Monday, December 11, 2006

Now I understand why there are still Bush supports out there

Q: How many people do you have to kill before some fucking morons will withdraw support for your administration?

A: If Chile is any example, a lot. A fucking lot.


Chris said...

Heaven has another angel, I guess...

Johnny Yen said...

In 1983, I took a two-day train trip from Chicago to San Jose to visit my family. One of the things I read on the trip was Amnesty International's report on the Chilean coup (yes, this is the kind of stuff I read). I was literally nauseated by what I read. The cruelty was truly depraved.

Great book to read: Weavers of Revolution, by Peter Winn. It tells the story of how Allende's democratic revolution helped the poor of Chile. It also showed how moderate Allende really was, undermining the Chicken Little fears of the Pinochets and Kissingers of the world.

BTW, Netflix just emailed that the The Ground Truth is on its way. Thanks for the recommendation.

vikkitikkitavi said...

Chris: And if there's a rock-n-roll, heaven, then you know they got a helluva band.

JohnnyY: I got to say I was a little surprised that the NPR coverage of his death portrayed Pinochet's economic reforms as unquestionably beneficial to Chile, and credited him with the relative stability and prosperity the country enjoys now. Whereas the implication for Allende was that his administration would have doomed Chile to a future not unlike it more impoverished and chaotic neighbors.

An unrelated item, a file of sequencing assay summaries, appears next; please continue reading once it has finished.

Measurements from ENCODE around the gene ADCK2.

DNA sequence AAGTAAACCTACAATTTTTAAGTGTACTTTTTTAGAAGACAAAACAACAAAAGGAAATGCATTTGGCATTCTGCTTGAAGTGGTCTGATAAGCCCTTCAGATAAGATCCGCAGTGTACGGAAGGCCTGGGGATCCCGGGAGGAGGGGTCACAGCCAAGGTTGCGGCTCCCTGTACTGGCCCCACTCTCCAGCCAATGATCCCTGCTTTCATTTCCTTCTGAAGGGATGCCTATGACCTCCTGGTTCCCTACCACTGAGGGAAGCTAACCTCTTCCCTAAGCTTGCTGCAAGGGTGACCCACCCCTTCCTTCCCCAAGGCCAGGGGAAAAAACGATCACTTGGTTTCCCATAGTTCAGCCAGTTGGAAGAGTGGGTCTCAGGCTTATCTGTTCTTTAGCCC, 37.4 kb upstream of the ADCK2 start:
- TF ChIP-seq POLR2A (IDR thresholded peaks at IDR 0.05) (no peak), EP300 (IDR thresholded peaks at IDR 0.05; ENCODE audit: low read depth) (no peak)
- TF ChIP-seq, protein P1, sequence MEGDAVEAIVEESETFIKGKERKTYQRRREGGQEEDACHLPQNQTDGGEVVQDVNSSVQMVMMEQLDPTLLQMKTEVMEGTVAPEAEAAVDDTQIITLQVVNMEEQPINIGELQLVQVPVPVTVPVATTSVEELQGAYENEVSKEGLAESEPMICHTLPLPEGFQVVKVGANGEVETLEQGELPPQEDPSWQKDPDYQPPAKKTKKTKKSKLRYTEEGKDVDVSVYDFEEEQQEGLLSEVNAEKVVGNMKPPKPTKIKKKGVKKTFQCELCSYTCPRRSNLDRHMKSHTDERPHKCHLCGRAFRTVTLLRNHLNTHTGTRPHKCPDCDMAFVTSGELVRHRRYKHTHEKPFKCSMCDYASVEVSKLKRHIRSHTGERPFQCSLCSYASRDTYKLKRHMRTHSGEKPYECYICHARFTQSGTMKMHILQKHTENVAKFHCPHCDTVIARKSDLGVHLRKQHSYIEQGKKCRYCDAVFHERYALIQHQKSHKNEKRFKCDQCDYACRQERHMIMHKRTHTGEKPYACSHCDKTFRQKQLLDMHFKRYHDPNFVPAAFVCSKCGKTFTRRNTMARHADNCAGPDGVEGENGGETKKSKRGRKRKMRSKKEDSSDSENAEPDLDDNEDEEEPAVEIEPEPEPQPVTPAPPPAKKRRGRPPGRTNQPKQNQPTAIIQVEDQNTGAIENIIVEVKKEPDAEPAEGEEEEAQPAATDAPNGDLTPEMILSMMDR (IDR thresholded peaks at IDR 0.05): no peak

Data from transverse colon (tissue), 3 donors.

And this was NPR.

Johnny Yen said...

I have a lot of issues with 'NPR. More on that another time.

I think the "Chicago Boys'" (University of Chicago economists) ideas have been pretty roundly rejected by anybody that knows squat anymore about economics. The idea was simple: raise unemployment to reduce inflation to make the country a good place to invest in. The unwritten part of it was that you needed to have a police state to make sure those surly poor didn't cause too many problems so that multinationals could invest and have a compliant cheap labor supply.

Of course what happened is that the rich minority became richer, skimming off any profits that the multinationals could make, squandered the foreign aid that came in and little really changed. The economic growth in Chile has come since Pinochet left, in 1990.

The stability 'NPR spoke of was there long before Pinochet's "peace of the graveyard." They were noted for decades as a democratic island in Latin America; the coup shocked everyone because the military in Chile had long been a bulwark against extremism and for democracy.